State Climatologist talks southeast MN weather

The weather throughout fall and during the transition to winter can only be described as interesting. It’s been awhile since I was doing play-by-play for a high school football game during early November and actually had to take my winter jacket off because the press box was actually quite comfortable. I would imagine outside chores have been much less taxing during the nice fall weather too.

Conditions are going to change at some point. We know that here in southeast Minnesota. Colder weather and snow will be coming starting next week, but the question is how cold and how much?

State Climatologist Mark Seeley talks southeast Minnesota weather

Mark Seeley is a climatologist with the University of Minnesota’s Department of Soil, Water, and Climate. (photo from

Mark Seeley of the University of Minnesota Department of Soil, Water, and Climate. He’s a professor, a climatologist, and the main guy Minnesota media has turned to with weather questions for decades. I first met Mark while at KLGR radio in Redwood Falls. He was at the annual Farmfest event down the road near Morgan, Minnesota, and a fellow broadcaster said I needed to talk to Mark if I wanted to do a weather segment.

My most recent weather assignment comes from my freelance reporting job with Bluff Country News Group. We wanted to know what the upcoming winter would look like so I gave Mark a call and had a visit. The 2016 calendar year weather conditions in southeast Minnesota have been record-setting, with too much heat and moisture. I wanted to know how much heat and moisture have hit the area and this is what Mark had to say:

MDA encourages farmers to use soil temperature to guide fall nitrogen application timing

The Minnesota Department of Agriculture (MDA) advises farmers and fertilizer applicators to check soil temperatures when timing application of ammonium-based nitrogen fertilizers this fall.

fall nitrogen

The Minnesota Department of Agriculture wants farmers to use soil temperatures as a guide to proper fall nitrogen applications. (photo from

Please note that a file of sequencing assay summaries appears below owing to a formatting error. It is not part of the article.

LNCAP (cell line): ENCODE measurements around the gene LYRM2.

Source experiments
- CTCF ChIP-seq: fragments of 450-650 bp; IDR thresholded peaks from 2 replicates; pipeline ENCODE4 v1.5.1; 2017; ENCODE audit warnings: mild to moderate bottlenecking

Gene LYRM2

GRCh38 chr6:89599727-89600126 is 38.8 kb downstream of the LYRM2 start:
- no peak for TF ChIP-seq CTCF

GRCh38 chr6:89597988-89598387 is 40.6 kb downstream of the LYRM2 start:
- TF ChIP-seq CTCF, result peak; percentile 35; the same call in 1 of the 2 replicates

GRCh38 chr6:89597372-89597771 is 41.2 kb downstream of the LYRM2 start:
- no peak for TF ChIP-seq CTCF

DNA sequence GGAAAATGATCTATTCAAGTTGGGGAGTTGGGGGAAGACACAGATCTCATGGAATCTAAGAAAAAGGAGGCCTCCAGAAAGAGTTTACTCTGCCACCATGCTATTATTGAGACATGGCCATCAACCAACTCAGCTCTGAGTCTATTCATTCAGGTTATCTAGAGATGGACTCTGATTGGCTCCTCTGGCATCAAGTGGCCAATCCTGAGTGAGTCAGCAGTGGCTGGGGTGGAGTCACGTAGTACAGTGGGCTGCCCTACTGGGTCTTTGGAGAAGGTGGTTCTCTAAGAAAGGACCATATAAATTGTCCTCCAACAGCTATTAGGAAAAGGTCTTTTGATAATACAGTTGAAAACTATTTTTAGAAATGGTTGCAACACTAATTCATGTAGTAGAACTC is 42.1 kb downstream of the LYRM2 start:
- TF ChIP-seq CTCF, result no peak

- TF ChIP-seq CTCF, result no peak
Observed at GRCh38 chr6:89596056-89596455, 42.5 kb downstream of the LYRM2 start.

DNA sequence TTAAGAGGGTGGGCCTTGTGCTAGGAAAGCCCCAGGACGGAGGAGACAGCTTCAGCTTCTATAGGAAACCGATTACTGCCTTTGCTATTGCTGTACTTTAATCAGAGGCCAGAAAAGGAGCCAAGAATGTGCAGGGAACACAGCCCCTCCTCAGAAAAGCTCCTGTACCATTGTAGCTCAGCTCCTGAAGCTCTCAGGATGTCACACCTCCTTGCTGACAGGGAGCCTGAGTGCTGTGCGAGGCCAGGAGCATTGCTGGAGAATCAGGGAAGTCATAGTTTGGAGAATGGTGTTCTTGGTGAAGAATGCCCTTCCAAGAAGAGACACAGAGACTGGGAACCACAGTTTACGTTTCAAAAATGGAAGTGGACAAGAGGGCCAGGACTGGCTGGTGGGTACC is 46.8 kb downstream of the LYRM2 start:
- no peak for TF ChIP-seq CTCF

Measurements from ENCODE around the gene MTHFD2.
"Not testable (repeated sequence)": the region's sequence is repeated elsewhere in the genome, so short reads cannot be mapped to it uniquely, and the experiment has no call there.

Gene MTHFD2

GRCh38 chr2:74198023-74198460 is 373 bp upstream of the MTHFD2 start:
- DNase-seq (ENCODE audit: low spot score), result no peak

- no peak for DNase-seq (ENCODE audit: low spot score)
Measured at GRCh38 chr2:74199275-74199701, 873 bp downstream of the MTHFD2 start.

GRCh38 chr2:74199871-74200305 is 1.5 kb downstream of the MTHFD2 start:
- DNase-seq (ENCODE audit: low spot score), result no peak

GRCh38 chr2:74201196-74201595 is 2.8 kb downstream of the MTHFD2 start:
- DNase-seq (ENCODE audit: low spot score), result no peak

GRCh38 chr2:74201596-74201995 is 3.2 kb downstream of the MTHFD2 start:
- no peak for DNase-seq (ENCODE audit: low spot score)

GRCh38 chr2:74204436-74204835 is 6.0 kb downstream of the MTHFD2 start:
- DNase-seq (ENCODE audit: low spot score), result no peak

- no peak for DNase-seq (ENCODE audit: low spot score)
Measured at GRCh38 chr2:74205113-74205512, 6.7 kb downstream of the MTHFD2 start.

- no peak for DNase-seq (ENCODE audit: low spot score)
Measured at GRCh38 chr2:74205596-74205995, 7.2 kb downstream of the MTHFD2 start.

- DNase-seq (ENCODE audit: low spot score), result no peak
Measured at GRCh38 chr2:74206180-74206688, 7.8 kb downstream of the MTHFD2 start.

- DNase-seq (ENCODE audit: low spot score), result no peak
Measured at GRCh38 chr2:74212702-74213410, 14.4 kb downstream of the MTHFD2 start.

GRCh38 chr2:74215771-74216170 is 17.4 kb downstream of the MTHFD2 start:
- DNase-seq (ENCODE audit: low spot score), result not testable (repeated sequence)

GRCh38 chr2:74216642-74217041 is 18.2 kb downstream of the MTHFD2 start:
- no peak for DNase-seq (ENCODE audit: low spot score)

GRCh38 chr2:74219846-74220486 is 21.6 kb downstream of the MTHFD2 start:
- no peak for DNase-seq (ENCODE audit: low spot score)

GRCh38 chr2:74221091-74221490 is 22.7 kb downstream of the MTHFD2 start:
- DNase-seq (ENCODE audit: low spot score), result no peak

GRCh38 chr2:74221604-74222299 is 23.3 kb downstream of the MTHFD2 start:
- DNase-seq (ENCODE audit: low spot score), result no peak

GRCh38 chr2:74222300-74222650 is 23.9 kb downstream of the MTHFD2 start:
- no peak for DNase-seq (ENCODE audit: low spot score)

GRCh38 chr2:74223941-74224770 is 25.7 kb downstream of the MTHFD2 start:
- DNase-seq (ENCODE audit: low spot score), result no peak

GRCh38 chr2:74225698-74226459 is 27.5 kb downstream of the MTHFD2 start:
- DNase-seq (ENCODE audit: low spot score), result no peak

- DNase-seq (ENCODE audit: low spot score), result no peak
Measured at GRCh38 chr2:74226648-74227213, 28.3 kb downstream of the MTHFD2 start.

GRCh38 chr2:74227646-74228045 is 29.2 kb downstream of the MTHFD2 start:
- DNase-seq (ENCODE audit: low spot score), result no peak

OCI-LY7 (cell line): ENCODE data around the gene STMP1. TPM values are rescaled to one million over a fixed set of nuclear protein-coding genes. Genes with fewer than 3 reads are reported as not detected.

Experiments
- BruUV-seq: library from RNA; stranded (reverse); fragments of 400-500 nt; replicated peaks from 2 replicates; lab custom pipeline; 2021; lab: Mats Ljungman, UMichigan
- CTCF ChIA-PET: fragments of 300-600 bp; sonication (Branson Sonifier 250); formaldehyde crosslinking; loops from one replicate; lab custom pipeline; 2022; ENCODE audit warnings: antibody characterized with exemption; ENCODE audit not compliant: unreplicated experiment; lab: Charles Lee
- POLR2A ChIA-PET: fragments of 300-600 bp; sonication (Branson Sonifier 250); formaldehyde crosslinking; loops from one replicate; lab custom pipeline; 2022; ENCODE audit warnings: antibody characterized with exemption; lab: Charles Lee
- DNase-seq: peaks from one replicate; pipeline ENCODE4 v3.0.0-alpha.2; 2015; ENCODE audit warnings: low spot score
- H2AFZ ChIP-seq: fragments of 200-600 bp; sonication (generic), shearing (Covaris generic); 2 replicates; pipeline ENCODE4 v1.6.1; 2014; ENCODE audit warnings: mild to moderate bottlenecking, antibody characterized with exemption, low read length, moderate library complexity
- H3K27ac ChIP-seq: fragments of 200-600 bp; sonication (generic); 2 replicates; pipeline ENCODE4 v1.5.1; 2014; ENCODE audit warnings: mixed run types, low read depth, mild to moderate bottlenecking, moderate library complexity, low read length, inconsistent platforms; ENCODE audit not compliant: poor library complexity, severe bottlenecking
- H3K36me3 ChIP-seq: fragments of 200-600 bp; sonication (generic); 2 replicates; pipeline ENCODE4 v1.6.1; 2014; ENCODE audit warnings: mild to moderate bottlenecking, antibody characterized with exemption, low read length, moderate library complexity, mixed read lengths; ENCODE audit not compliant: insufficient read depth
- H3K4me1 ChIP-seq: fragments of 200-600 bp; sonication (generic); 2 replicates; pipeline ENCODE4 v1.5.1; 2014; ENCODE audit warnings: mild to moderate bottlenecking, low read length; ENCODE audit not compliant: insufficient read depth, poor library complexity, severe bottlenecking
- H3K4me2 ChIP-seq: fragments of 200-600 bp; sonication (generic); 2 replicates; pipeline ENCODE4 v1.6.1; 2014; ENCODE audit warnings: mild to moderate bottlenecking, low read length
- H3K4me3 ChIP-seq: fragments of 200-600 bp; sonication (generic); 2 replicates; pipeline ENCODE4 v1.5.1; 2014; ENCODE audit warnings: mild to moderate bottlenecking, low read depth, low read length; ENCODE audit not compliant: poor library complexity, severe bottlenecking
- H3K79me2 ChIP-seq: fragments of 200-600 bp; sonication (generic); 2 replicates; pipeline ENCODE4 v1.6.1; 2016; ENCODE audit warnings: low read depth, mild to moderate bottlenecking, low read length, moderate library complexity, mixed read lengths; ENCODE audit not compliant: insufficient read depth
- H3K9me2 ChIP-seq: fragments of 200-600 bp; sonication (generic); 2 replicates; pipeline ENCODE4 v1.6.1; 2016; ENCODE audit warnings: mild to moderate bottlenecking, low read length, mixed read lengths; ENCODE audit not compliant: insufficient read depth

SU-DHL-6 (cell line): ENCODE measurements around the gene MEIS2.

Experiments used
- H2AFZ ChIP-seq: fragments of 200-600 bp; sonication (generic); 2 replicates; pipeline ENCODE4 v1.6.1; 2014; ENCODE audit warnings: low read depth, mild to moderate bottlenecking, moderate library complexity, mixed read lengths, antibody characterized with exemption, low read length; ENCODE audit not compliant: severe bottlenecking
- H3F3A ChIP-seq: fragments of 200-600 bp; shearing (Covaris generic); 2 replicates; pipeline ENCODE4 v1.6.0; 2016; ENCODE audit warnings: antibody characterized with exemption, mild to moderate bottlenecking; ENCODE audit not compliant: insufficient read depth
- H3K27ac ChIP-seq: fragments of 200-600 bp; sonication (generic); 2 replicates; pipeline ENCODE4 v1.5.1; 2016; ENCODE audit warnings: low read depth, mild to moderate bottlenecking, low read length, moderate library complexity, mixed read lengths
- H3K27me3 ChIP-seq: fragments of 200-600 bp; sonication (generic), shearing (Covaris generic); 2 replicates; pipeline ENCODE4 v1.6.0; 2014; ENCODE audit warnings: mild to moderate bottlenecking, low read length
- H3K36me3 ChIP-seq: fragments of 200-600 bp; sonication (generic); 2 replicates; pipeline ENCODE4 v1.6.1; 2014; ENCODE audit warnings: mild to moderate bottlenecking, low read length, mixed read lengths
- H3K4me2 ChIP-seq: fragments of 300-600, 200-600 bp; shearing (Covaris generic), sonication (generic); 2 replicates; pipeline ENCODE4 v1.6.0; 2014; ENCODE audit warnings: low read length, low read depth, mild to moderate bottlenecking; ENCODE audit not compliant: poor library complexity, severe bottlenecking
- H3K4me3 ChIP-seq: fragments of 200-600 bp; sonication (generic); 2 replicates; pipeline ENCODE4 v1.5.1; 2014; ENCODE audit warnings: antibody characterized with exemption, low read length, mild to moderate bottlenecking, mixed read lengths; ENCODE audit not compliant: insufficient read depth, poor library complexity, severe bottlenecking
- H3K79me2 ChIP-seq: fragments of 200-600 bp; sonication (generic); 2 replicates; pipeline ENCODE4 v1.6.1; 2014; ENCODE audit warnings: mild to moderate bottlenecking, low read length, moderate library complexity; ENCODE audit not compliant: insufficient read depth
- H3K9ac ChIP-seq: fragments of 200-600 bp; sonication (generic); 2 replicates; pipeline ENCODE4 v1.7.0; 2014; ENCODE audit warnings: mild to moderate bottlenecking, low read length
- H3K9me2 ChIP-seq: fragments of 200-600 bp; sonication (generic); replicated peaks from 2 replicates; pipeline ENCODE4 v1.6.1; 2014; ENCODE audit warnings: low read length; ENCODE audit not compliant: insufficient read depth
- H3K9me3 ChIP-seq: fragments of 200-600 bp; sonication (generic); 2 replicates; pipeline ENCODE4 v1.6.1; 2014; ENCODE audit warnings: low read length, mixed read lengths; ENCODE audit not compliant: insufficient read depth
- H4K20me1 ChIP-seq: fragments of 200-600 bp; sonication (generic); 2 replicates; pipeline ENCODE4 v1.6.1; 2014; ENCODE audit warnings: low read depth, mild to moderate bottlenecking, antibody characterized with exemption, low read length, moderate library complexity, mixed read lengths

“In areas where fall nitrogen applications are appropriate, soil temperature, not harvest progress, should be your guide of when to apply,” says Bruce Montgomery, manager of the MDA Fertilizer Management Section. “Waiting until soil temperature stays below 50º F before applying anhydrous ammonia and urea increases the availability of nitrogen to next season’s crop and decreases the amount of nitrate that could potentially leach into groundwater.”

Soil temperature is measured at a six-inch depth; the same depth anhydrous ammonia is typically applied. To help farmers know when the target 50º F soil temperature has been reached, the MDA has established 21 real-time, statewide soil temperature monitoring stations, ( Station data is updated every 15 minutes with the help of satellite uplink technology from the Minnesota Department of Natural Resources and the National Weather Service.

Mark Seeley

Mark Seeley is a climatologist for the University of Minnesota. (Photo from

According to Dr. Mark Seeley, University of Minnesota Extension climatologist, on average soil temperatures reach 50º F during the first week in October in northern Minnesota and the fourth week of October in southern Minnesota.

In addition to delaying application until soil temperatures stay below 50º F, best management practices for nitrogen use developed by the University of Minnesota Extension recommend using a nitrification inhibitor when fall applying anhydrous ammonia and urea in south-central Minnesota. In southeast Minnesota’s karst region and statewide on coarse-textured soils, fall application of nitrogen fertilizer is not recommended regardless of soil temperature. Specific nitrogen use recommendations by region of the state are at

The MDA has announced plans to develop a rule over the next two to three years which will restrict fall nitrogen fertilizer application in areas vulnerable to groundwater contamination. This would include southeast Minnesota’s karst region and statewide on coarse-textured soils. The rulemaking is part of the state’s revised Nitrogen Fertilizer Management Plan which was completed March of this year. For more information on the plan, go to